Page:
10 Steps to Building a Great Tech Startup

Founder’s Note: This guest blog comes from our good friend Marsh Sutherland. Learn more about him at the bottom of this post!

Robot factory? Hard to start. Discount airline? Really hard to start. Tech startup? Easy to start!

15 years ago, dot coms were just plain expensive to get going. Hardware, software, salaries, and dead tree-media advertising (remember Red Herring?) added up to serious capital requirements months in advance of your first paying customer. Today, however, if you already own a laptop you can successfully launch a tech startup for less than the cost of your monthly cable bill (check out Jae-Nae Duane’s How to Start Your Business w/ $100).

What’s changed? Open-source development platforms LAMP, Ruby on Rails, JavaScript and Python are all free. An even better choice for many startups is to apply for Microsoft’s popular BizSpark Startup program. In addition to free use of development software, you have the support of Microsoft’s global partner evangelism network and unlimited marketing and publicity opportunities. The price of web hosting has plummeted, and there are now many affordable, and reliable, cloud-based hosting services which enable you to reduce your initial costs even further.

Marketing is even more critical than it was a few years ago, and social media tools including Twitter, Facebook, Instagram, SnapChat, LinkedIn, YouTube and others allow you to directly target your niche or mainstream customers by creating valuable content demonstrating your particular expertise. The key is to always create *useful* content that benefits your audience. Do that and your social network friends, followers, and connections will quickly grow into passionate fans who will help you to spread your marketing messages.

How do you get started?  Here are my 10 easy steps to building your own tech startup:

  1. Every great startup starts with a great team so attend local tech community meetings to find your partners. If that doesn’t work then go online with CofoundersLab to find your fellow founders. My last 2 startups are successful and both began with remote cofounders.


  1. Follow Eric Ries’ Lean Startup methodology and work on your Business Model Canvas to help you succinctly nail down the problem you are solving, your solution, and your business value proposition. I use Canvanizer to do this easily online so I can share it with others more easily.
  1. Once you’ve completed your Canvas, be sure to validate your idea with strangers in your target demographic to make sure they want what you are offering. Be sure to ask them what else troubles them. See if they would pay for it. I estimate 50% of the time a startup idea will change during Customer Validation and entrepreneurs go back and modify their Canvas. A great How To resource for Customer Validation is Elizabeth Yin’s Get Going – Boston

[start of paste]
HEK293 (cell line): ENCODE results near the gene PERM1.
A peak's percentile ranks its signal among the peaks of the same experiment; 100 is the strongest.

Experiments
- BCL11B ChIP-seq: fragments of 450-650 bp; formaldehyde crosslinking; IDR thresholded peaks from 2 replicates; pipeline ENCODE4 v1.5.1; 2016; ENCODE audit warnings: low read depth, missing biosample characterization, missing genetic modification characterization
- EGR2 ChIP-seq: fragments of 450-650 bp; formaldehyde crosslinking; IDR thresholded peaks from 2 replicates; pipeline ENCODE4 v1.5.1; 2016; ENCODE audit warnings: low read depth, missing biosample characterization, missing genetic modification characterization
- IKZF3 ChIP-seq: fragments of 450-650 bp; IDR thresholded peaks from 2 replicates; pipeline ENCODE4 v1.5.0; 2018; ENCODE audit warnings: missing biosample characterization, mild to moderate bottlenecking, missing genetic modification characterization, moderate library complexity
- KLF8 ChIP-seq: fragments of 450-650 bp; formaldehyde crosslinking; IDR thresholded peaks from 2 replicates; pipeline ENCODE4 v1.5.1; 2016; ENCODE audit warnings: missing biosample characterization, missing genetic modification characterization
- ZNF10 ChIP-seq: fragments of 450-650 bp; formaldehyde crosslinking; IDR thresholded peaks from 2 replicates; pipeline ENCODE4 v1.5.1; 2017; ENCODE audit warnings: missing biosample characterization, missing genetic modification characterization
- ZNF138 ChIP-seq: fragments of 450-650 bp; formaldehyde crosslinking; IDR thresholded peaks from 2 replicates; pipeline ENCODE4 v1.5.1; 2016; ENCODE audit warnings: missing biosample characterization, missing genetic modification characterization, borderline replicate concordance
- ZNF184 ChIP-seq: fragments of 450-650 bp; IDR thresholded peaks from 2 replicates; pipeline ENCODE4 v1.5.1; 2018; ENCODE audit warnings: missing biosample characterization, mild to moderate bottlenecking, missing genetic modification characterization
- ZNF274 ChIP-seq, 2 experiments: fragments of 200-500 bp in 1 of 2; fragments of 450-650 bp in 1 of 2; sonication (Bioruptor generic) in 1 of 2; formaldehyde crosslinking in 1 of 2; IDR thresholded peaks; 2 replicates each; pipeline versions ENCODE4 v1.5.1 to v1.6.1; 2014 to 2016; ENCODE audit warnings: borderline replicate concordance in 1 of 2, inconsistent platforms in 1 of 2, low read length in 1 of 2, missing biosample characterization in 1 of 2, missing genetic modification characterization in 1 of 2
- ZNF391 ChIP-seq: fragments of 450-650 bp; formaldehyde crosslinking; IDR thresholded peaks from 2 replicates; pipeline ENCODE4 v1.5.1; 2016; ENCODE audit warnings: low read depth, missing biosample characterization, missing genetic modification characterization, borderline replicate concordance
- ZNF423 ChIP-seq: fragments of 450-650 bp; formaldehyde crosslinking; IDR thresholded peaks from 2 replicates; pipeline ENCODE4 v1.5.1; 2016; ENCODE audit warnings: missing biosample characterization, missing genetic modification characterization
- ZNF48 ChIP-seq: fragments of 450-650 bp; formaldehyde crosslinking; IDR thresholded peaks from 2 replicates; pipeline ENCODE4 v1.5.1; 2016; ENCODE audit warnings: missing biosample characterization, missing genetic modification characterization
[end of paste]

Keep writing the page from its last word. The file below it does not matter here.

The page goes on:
1. Now that you’ve identified your product’s differentiating value to your target customers, it’s time to begin marketing it ferociously with the startup marketing trinity of a website (with blog!), Twitter account and Facebook fan page. Also participate in online discussion forums (including LinkedIn’s groups and Answers) to establish yourself as an expert in your field. For some quick tips take a look at my Social Media Blitz For Startups If you are not comfortable doing the marketing yourself, find a cofounder who is.
  1. Sign up for HARO and submit on as many PR opportunities as are relevant to your specific expertise. You should do this before your launch.
  1. Find a reliable, cost-effective technology host for your application’s back-end. Microsoft offers free hosting for 3 years on its Azure cloud product with free membership in its BizSpark startup incubator program. My startup CharityCheckin is hosted on Azure. Amazon also offers free hosting on Amazon Web Services product via the Activate program for startups. My other startup Social High is hosted on AWS.
  1. Build your product.
  1. Release the MVP (Minimally Viable Product) version of your product as quickly as possible to begin building your user community. Your early users will often be your most passionate fans because they are the first to understand your value. Their feedback and recommendations are priceless, so ask them questions, and then listen and act upon their answers.
  1. Release feature/functionality updates on a regular and basis, based on user, market, and competitive insights. Your goal at this stage is to continue to innovate as aggressively as you did when you first developed your product. Remember, intense competition validates the value of your product!
  1. Make a point of speaking with at least one user “live” every day to proactively ask for their feedback. You will be surprised at how much it means to them.

Set aggressive goals, then hold yourself and your team accountable and you will become a happy and successful entrepreneur!

About Marsh Sutherland
Marsh Sutherland is a serial entrepreneur and the co-founder of numerous companies, organizations and networks, including CharityCheckin (2015 SXSE Eco StartupShowcase Finalist & 2016 Ignite Northwest accelerator), Social High, FounderMatchup, SocialGrow and more. He is the former Director for AngelHack Boston and Boston Solution Evangelist for Microsoft, for the BizSpark startup incubator program. In addition to his professional work, Marsh is a respected leader of networking throughout the country. Marsh has also been a Startup Endorser for MassChallenge, the world’s largest startup accelerator.


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